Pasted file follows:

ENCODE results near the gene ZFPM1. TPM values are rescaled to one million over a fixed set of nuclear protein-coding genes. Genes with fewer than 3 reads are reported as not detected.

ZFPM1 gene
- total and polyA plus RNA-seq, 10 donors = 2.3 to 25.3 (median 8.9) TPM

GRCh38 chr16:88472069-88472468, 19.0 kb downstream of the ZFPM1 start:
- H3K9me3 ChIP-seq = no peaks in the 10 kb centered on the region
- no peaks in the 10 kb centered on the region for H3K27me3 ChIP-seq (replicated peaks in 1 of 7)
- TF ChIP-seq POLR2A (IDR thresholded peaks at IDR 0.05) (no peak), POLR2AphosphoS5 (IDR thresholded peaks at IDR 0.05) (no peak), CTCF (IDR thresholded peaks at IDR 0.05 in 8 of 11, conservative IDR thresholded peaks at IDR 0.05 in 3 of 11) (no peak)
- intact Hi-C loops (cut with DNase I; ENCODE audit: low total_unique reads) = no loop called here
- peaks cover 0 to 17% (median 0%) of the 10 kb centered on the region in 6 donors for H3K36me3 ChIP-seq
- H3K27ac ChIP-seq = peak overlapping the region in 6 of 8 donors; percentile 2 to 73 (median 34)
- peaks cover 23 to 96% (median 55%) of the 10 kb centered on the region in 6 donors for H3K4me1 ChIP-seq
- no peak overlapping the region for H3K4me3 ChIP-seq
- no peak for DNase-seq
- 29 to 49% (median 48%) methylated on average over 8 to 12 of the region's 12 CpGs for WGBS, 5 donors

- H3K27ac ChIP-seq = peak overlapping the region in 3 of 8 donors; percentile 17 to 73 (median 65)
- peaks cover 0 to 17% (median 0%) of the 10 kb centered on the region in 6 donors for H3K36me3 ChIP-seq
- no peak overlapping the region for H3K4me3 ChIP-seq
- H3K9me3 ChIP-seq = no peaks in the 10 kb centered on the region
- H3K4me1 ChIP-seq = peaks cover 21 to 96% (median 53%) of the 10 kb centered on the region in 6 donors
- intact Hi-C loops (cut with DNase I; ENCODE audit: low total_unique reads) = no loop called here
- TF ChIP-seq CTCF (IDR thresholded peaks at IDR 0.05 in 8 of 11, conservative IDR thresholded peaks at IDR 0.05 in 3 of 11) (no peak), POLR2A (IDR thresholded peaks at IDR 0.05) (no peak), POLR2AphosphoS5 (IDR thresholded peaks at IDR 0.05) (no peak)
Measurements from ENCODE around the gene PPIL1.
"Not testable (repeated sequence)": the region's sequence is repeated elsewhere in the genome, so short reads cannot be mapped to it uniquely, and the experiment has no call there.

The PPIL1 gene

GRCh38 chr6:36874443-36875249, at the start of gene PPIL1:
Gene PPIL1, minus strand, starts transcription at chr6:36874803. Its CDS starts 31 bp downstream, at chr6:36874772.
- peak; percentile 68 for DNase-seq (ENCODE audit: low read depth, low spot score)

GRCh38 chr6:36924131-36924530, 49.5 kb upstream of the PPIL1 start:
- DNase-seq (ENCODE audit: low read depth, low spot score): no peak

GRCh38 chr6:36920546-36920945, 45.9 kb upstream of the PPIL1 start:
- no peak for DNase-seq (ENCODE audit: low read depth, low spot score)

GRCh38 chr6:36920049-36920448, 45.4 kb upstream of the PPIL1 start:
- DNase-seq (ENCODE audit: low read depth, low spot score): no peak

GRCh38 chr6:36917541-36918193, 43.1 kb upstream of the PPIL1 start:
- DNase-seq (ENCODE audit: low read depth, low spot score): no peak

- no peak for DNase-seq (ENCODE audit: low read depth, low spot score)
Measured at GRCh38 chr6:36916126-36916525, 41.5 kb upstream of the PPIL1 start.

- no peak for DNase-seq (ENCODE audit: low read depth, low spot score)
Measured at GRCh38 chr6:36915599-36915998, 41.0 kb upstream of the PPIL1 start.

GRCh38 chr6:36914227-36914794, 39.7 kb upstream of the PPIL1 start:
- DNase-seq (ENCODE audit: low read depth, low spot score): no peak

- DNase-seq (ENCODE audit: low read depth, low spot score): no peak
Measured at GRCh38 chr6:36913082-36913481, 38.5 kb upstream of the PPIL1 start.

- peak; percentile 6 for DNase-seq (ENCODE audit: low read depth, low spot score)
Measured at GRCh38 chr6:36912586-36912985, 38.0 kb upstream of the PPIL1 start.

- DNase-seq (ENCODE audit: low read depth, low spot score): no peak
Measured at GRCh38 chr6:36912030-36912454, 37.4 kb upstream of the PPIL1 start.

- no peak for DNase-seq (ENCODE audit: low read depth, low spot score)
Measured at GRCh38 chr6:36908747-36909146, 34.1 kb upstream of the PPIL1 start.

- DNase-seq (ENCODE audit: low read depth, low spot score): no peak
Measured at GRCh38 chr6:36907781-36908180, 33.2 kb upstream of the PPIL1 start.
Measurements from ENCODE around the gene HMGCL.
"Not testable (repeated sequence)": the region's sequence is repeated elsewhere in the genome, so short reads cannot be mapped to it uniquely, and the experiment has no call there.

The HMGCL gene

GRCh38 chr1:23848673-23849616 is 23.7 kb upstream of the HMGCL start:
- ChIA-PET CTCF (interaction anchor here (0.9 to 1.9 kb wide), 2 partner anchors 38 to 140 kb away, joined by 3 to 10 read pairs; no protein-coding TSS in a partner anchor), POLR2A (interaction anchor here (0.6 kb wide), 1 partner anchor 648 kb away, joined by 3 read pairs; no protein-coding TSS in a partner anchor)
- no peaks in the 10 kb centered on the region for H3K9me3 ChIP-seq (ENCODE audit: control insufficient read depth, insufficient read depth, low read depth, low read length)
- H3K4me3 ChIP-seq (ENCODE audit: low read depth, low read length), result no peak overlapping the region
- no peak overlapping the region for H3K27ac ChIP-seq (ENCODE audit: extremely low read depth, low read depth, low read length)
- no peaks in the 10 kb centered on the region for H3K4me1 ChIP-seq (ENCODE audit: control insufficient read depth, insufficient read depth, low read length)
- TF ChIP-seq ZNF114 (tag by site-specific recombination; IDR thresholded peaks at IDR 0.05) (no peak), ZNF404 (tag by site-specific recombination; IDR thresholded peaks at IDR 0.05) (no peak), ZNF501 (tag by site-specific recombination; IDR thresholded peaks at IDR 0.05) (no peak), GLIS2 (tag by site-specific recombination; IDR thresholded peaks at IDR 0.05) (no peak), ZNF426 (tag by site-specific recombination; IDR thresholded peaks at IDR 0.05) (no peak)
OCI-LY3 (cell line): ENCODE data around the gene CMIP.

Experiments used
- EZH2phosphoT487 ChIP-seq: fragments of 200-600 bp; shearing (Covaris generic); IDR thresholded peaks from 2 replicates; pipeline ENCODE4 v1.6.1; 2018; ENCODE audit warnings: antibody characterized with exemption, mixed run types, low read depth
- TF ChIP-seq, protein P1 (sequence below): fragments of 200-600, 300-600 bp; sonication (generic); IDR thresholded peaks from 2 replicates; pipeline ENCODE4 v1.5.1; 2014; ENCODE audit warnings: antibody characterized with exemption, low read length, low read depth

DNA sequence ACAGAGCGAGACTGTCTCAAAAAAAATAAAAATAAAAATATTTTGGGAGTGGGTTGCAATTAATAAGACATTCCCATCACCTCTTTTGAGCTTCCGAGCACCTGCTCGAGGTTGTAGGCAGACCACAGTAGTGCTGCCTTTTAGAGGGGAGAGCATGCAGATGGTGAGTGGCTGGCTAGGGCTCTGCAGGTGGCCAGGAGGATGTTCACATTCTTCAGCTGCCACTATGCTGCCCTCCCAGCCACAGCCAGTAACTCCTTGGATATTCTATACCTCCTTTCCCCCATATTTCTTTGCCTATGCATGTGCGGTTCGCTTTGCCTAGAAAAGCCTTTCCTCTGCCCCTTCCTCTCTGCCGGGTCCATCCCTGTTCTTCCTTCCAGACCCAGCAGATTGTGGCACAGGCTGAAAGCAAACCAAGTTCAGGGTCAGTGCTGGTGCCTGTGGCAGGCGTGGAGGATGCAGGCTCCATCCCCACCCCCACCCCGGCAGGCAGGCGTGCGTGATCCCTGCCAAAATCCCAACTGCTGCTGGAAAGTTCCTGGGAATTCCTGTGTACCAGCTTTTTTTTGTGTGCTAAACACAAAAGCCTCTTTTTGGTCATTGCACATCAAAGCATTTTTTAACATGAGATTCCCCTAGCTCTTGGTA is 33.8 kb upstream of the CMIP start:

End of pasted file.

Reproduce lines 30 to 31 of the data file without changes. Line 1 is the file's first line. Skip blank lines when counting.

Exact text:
GRCh38 chr6:36920546-36920945, 45.9 kb upstream of the PPIL1 start:
- no peak for DNase-seq (ENCODE audit: low read depth, low spot score)